The Himalayan shrine of Kedarnath which was marred by devastating deluge in 2013 is stable and its foundation was not damaged, an IIT expert team from Chennai has found.
The experts, who were asked by the Archaeological Survey of India (ASI) to examine the condition of the foundation in wake of the floods have also arrived at the conclusion that there was no major danger to the temple, according to ASI officials.
"The IIT Madras experts visited the temple thrice for the purpose. They have submitted their interim report that the temple is stable and there was no major danger," an ASI official told PTI.
Also, the team has observed that the foundation of the temple was not damaged, he added.
ASI was handed the responsibility of restoring the temple that was badly affected by the deadly floods and landslides in June of 2013 in Uttarakhand in which over 5,700 people are presumed dead by the state government.
ASI is engaged in major works including packing stones (matching the original profile and design) and providing wooden flooring within the Mandapa inside the temple, as part of the restoration works.
According to officials, non-destructive testing instruments that do not disturb the structure of the temple were used by IIT experts for assessing the health of the structure, foundation and walls.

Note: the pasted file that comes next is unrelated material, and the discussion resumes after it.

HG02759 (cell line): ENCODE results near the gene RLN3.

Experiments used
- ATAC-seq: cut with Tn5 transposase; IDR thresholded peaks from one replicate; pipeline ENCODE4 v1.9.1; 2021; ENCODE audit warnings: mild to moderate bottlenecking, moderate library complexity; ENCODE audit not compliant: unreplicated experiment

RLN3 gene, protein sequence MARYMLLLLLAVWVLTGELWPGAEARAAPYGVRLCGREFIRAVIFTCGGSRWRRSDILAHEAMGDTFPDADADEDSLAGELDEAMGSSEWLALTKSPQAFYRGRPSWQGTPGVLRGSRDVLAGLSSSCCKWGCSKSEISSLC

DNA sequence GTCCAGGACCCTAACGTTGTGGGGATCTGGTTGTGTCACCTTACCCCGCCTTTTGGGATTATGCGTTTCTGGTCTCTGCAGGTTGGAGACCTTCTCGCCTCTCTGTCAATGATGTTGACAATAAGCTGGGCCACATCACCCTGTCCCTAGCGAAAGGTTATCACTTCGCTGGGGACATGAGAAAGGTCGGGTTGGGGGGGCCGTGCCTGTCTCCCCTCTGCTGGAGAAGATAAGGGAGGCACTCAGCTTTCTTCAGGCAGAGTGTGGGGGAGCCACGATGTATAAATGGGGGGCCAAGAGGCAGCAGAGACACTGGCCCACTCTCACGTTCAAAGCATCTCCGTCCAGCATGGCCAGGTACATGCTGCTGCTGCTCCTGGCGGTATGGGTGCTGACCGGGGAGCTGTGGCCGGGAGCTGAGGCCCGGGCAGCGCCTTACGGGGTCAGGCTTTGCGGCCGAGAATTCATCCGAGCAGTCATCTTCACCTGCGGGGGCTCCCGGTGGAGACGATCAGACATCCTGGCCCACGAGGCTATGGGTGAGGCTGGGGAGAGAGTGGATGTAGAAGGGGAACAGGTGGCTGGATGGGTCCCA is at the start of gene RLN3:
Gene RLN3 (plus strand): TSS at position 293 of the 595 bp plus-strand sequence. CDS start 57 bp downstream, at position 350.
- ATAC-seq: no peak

Pointing out that a few settlements were noticed in the rocky surface of the structure, an ASI official said, such settlements were formed when the temple was constructed several centuries ago.
"These settlements were not due to the flash floods, but were formed when the temple structure was raised. These settlements usually take place during early period of construction," the official said.
According to the official website of Sri Badarinath-Sri Kedarnath Temple Committee, the present temple was built in the 8th century A.D. Kedarnath is the highest among the 12 Jyotirlingas.
The ASI official further said that they were expecting the final report from IIT Madras experts shortly.